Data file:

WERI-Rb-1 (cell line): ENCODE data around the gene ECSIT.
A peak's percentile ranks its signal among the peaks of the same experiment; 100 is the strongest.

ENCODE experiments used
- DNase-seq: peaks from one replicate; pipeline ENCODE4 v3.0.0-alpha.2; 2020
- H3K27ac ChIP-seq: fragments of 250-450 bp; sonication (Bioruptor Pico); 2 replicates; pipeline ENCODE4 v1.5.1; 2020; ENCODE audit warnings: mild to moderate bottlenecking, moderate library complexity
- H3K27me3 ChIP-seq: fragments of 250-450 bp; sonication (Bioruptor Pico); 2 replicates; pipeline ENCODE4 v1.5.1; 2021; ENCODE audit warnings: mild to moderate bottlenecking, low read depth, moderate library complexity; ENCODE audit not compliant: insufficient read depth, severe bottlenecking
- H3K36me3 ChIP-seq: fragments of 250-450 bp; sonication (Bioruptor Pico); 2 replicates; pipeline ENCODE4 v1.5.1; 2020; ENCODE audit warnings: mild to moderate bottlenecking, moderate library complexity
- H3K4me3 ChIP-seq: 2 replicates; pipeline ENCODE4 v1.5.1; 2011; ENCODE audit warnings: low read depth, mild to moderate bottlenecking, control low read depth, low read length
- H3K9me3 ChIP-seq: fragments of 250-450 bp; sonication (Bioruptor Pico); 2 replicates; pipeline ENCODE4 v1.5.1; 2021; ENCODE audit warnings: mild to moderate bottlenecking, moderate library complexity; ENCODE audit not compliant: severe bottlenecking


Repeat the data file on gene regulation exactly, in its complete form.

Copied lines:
WERI-Rb-1 (cell line): ENCODE data around the gene ECSIT.
A peak's percentile ranks its signal among the peaks of the same experiment; 100 is the strongest.

ENCODE experiments used
- DNase-seq: peaks from one replicate; pipeline ENCODE4 v3.0.0-alpha.2; 2020
- H3K27ac ChIP-seq: fragments of 250-450 bp; sonication (Bioruptor Pico); 2 replicates; pipeline ENCODE4 v1.5.1; 2020; ENCODE audit warnings: mild to moderate bottlenecking, moderate library complexity
- H3K27me3 ChIP-seq: fragments of 250-450 bp; sonication (Bioruptor Pico); 2 replicates; pipeline ENCODE4 v1.5.1; 2021; ENCODE audit warnings: mild to moderate bottlenecking, low read depth, moderate library complexity; ENCODE audit not compliant: insufficient read depth, severe bottlenecking
- H3K36me3 ChIP-seq: fragments of 250-450 bp; sonication (Bioruptor Pico); 2 replicates; pipeline ENCODE4 v1.5.1; 2020; ENCODE audit warnings: mild to moderate bottlenecking, moderate library complexity
- H3K4me3 ChIP-seq: 2 replicates; pipeline ENCODE4 v1.5.1; 2011; ENCODE audit warnings: low read depth, mild to moderate bottlenecking, control low read depth, low read length
- H3K9me3 ChIP-seq: fragments of 250-450 bp; sonication (Bioruptor Pico); 2 replicates; pipeline ENCODE4 v1.5.1; 2021; ENCODE audit warnings: mild to moderate bottlenecking, moderate library complexity; ENCODE audit not compliant: severe bottlenecking